The Centre of the Universe, a national historic site and a hub for astronomy education in Victoria, will be closed to the public for good at the end of the summer, due to budget cutbacks.
The National Research Council has confirmed that the Dominion Astrophysical Observatory interpretive center will close at the end of August, after the final student summer camps end. Two employees will lose their jobs and one will be reassigned, the NRC says. The facility has been open for 12 years.
“It’s got to do with financial constraints,” said Charles Drouin, spokesman for the NRC in Ottawa. “We do exercises that look at all the activities and programs, and rejig them. It was a tough decision, but one we felt we had to do.”
The Centre of the Universe facility – which houses historical artifacts like the original 1.8 metre mirror from the Plaskett Telescope and runs historical tours, multimedia shows, and youth programs – costs about $32,000 to operate and $245,000 in employee wages, and brings in about $47,000 per year in revenue, giving the NRC a sum savings of $230,000 per year.
The NRC has a $900 million annual budget, covering 4,000 employees across 50 research facilities. The Dominion Astrophysical Observatory employs about 105 people in research and its machine shop.
Drouin confirmed that the active astronomy facility and national historic site will have no public outreach come late August or early September, and locals and visitors will no longer be able to tour the Plastkett Telescope, in operation since May 6, 1918.
“The senior management releases it’s quite an impact for the community,” Drouin said. “They take that into consideration for the decision.”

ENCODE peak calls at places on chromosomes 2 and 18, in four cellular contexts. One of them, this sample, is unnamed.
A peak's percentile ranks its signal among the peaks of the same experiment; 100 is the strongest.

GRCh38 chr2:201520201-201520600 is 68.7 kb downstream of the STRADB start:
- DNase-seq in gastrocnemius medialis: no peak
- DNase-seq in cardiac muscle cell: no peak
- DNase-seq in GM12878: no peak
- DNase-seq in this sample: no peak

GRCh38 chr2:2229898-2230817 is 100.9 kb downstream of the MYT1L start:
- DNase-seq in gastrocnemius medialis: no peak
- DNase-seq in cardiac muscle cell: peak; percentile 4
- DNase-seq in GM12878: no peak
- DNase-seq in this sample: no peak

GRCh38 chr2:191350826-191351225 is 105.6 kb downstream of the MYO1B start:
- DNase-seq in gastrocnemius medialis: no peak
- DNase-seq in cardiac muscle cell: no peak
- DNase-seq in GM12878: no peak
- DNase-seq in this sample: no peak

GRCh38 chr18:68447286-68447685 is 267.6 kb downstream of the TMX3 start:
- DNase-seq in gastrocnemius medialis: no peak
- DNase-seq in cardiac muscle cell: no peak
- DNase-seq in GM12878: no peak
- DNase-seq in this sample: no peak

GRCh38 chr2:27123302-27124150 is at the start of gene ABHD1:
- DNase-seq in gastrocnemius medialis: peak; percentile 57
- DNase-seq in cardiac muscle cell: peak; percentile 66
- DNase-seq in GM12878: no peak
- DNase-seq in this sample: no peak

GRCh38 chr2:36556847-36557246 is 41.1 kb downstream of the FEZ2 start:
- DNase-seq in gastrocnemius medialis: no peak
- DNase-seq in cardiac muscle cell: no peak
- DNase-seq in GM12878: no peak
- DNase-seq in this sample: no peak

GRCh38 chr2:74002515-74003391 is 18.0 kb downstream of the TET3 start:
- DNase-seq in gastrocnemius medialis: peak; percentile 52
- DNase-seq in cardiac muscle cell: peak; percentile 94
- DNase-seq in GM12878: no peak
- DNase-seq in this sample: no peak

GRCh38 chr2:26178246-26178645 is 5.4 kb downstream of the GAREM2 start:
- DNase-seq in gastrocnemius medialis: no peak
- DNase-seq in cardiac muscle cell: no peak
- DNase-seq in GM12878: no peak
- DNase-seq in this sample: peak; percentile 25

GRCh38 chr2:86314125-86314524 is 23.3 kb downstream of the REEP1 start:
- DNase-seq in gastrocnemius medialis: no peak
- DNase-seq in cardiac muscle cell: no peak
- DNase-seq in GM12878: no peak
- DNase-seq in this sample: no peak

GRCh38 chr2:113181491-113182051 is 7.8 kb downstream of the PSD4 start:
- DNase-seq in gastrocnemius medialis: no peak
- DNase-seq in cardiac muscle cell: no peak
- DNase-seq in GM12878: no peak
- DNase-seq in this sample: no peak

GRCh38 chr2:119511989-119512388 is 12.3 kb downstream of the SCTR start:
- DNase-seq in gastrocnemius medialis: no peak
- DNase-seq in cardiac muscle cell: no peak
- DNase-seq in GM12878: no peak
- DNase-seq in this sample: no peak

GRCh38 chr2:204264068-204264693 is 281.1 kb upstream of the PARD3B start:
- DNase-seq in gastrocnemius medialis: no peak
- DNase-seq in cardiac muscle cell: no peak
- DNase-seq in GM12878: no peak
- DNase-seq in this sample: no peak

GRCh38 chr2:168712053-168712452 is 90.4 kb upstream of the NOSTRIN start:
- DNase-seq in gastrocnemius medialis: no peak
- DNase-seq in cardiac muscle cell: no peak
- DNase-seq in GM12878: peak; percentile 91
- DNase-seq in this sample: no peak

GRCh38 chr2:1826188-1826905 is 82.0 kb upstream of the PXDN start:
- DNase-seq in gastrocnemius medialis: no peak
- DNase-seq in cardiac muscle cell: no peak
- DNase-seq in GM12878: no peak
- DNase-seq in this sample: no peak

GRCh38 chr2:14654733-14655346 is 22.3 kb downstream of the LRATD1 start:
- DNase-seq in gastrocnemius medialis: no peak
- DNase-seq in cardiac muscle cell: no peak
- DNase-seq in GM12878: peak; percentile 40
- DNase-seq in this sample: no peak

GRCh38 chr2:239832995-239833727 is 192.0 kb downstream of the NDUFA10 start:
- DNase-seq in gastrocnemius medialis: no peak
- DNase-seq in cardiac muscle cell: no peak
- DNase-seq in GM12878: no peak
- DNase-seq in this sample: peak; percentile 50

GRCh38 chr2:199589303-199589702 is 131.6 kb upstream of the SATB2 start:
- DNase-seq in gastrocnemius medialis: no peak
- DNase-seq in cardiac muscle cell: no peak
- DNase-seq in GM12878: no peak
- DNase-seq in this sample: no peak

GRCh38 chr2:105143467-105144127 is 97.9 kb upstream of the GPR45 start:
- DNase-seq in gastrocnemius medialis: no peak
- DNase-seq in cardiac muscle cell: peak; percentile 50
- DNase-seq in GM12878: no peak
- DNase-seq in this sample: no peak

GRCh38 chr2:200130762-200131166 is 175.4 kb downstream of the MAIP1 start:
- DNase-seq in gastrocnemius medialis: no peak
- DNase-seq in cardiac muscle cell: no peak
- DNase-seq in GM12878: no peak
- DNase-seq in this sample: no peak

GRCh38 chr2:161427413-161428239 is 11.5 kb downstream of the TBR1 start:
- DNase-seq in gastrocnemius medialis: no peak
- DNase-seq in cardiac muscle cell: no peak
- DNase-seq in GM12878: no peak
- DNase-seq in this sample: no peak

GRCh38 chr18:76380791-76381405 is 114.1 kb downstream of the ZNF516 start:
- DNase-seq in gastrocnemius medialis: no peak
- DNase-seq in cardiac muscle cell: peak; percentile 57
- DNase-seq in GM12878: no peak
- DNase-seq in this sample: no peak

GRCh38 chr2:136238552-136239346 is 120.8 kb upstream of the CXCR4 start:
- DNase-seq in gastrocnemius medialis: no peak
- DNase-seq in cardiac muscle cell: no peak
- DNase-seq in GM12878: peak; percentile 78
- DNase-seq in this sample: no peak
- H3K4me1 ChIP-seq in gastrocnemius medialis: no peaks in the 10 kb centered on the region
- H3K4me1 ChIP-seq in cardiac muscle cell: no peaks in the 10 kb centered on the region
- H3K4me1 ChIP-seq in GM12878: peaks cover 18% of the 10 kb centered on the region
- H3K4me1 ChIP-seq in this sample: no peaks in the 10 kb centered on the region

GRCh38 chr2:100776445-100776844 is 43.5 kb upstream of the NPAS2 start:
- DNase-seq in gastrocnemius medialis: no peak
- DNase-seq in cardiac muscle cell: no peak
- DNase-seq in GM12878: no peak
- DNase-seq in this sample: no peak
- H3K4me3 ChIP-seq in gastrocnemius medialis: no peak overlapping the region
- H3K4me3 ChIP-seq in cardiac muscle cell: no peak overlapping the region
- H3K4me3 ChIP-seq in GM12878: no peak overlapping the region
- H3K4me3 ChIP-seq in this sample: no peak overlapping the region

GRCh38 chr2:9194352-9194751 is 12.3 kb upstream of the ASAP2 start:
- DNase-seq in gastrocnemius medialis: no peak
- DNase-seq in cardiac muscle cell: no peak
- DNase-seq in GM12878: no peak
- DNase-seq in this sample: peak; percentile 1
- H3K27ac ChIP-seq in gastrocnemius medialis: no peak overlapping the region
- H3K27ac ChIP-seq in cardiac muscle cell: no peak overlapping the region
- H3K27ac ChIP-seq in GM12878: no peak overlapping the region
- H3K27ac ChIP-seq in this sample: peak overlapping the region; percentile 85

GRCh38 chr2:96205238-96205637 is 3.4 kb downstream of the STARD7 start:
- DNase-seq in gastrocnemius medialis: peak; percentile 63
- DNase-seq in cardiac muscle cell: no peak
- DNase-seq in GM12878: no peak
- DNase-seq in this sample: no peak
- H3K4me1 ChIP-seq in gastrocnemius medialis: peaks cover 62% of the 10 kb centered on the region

Drouin said the decision to close the Centre of the Universe is not related to Ottawa’s announcement in May to reorganize the NRC as an “industry-focused research and technology organization.” “This was an independent exercise,” he said.
The historical artifacts and displays in the Centre of the Universe building will remain in place after the facility is closed. Drouin said the NRC working with local community groups to find volunteers to use the space.
Drouin said in an unrelated decision, five research scientists at the NRC Herzberg Institute of Astrophysics – the active astronomy and astrophysics research arm on the site – will lose their jobs.
The five researchers were attached to the 10-year Atacama Large Millimeter/sub-millimeter Array (ALMA) radio telescope project, based in Chile. The project has concluded and the NRC could not find new jobs or projects for the employees, Drouin said. A sixth NRC employee working on an archive project with the Canadian Space Agency will also lose their job, as the project is finished.
Sid Sidhu, public outreach program co-ordinator of the Royal Astronomical Society, Victoria Centre, was disappointed to hear the news.
“Oh boy, that’s a shame. That’s not a good idea. Lots of schools will be suffering because the teachers like going to the Centre of the Universe,” Sidhu said.
“Maybe we should take over that facility. … It seems that we will have to step up our efforts to expand our programs to cover what the CU staff were doing.”
–with reporting from Kyle Slavin